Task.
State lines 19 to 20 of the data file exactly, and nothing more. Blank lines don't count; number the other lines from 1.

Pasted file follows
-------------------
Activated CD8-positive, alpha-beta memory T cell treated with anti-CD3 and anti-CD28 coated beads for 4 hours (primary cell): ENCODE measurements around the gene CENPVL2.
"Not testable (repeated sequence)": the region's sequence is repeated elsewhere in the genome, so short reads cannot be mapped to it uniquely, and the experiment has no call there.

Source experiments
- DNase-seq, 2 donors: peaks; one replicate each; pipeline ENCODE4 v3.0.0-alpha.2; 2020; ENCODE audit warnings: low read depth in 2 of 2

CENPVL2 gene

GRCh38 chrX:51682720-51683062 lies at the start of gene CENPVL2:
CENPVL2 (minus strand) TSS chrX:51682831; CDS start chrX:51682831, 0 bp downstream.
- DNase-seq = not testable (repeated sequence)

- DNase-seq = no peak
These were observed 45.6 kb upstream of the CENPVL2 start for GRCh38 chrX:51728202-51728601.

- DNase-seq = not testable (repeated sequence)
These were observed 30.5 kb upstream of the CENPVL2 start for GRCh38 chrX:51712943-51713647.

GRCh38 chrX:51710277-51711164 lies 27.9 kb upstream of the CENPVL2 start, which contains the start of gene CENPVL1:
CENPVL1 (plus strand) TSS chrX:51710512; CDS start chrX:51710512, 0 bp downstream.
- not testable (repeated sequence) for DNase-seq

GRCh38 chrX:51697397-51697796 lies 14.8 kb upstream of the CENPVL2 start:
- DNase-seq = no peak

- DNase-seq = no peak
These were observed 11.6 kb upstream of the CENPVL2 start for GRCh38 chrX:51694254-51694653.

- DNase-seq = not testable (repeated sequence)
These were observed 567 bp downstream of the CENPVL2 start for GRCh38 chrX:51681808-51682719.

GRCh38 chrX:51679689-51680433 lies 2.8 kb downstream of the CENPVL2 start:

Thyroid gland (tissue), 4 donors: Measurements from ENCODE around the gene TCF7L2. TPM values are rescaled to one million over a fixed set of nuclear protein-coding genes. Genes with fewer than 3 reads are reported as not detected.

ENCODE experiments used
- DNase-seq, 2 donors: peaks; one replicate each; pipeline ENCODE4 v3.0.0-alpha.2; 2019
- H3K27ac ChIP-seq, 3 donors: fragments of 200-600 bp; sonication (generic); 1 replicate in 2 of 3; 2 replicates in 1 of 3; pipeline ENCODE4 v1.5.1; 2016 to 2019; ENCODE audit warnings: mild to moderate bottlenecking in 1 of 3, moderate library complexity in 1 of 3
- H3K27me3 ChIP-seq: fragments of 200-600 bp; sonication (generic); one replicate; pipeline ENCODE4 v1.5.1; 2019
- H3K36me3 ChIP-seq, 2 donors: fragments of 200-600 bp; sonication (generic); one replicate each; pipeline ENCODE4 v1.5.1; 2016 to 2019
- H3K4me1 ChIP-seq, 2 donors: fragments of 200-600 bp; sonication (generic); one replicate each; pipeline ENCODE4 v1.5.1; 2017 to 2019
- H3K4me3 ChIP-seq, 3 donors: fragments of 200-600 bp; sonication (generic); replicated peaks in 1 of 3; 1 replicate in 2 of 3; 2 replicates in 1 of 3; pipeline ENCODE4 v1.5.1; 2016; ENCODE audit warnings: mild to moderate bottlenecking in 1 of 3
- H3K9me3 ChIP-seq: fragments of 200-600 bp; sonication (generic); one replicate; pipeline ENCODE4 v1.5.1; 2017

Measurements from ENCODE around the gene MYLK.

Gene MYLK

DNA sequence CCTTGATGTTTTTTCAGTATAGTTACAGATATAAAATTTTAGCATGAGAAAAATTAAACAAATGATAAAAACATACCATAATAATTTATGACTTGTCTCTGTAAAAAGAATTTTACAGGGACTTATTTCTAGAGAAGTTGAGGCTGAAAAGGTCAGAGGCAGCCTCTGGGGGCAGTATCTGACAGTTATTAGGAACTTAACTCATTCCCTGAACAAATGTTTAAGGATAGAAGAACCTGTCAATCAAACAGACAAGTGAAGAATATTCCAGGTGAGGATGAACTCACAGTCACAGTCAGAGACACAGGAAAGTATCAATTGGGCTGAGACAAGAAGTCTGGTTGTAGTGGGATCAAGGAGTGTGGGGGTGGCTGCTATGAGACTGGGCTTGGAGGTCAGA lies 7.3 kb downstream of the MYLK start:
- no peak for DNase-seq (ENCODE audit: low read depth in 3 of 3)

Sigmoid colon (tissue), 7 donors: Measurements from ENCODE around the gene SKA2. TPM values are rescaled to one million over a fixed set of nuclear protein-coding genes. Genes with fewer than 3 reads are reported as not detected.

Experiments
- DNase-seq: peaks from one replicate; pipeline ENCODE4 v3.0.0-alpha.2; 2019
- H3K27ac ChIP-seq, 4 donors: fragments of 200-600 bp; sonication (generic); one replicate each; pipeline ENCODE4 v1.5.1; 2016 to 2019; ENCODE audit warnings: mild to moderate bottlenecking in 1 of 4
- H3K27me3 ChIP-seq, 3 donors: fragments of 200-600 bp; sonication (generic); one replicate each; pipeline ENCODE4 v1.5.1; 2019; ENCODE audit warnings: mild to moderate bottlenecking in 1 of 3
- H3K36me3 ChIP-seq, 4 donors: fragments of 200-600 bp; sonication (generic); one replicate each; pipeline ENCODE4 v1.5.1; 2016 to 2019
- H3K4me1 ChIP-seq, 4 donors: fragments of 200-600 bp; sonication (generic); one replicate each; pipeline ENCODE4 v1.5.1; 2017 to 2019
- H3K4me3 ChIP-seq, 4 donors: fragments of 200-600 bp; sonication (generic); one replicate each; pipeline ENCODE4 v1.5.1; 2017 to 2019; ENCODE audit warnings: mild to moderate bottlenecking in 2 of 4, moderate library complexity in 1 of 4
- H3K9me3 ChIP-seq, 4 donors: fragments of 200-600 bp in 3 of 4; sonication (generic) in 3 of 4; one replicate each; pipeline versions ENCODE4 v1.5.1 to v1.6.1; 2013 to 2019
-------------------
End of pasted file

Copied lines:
These were observed 11.6 kb upstream of the CENPVL2 start for GRCh38 chrX:51694254-51694653.

- DNase-seq = not testable (repeated sequence)